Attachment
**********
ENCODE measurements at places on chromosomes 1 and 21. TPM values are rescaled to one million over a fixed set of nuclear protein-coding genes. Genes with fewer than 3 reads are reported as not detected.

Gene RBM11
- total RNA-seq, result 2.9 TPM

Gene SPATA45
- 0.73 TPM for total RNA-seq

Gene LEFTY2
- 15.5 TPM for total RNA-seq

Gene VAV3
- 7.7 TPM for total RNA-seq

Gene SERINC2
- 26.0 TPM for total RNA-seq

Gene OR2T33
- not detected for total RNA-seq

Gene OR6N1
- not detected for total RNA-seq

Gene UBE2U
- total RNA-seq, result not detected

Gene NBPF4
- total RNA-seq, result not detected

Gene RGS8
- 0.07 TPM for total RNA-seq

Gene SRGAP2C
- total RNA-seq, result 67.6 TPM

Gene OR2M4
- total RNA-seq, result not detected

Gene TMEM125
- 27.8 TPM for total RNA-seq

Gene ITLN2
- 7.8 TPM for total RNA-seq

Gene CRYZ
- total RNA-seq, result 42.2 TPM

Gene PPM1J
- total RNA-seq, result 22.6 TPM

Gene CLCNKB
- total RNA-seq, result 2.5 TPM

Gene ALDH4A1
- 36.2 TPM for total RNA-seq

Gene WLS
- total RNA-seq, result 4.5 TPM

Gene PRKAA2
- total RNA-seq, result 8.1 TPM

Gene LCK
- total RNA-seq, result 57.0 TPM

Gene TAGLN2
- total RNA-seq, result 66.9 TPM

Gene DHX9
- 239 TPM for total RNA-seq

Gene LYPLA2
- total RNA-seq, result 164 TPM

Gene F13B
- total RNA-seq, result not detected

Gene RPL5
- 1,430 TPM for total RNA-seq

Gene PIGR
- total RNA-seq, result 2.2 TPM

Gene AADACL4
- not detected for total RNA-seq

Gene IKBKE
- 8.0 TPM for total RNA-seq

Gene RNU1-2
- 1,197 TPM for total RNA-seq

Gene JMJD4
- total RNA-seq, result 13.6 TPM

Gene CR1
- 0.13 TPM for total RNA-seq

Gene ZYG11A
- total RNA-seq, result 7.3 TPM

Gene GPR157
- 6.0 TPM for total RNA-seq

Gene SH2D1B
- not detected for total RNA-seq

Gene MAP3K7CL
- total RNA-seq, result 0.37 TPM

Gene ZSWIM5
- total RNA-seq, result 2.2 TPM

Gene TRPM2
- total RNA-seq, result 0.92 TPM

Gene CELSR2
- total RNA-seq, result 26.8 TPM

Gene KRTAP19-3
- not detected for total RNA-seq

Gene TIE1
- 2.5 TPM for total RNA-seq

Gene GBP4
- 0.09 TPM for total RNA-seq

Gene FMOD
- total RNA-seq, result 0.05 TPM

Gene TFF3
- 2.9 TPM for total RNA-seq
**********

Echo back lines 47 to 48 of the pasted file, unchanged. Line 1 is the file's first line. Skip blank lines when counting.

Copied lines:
- 239 TPM for total RNA-seq

Gene LYPLA2